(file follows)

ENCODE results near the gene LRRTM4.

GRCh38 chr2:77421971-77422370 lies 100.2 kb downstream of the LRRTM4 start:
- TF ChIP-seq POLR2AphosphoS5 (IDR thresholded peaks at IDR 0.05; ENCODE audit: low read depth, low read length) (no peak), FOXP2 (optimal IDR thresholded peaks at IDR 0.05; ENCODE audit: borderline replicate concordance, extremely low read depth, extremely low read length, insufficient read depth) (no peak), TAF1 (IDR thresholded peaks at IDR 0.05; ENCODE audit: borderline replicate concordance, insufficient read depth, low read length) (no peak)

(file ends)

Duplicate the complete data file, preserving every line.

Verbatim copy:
ENCODE results near the gene LRRTM4.

GRCh38 chr2:77421971-77422370 lies 100.2 kb downstream of the LRRTM4 start:
- TF ChIP-seq POLR2AphosphoS5 (IDR thresholded peaks at IDR 0.05; ENCODE audit: low read depth, low read length) (no peak), FOXP2 (optimal IDR thresholded peaks at IDR 0.05; ENCODE audit: borderline replicate concordance, extremely low read depth, extremely low read length, insufficient read depth) (no peak), TAF1 (IDR thresholded peaks at IDR 0.05; ENCODE audit: borderline replicate concordance, insufficient read depth, low read length) (no peak)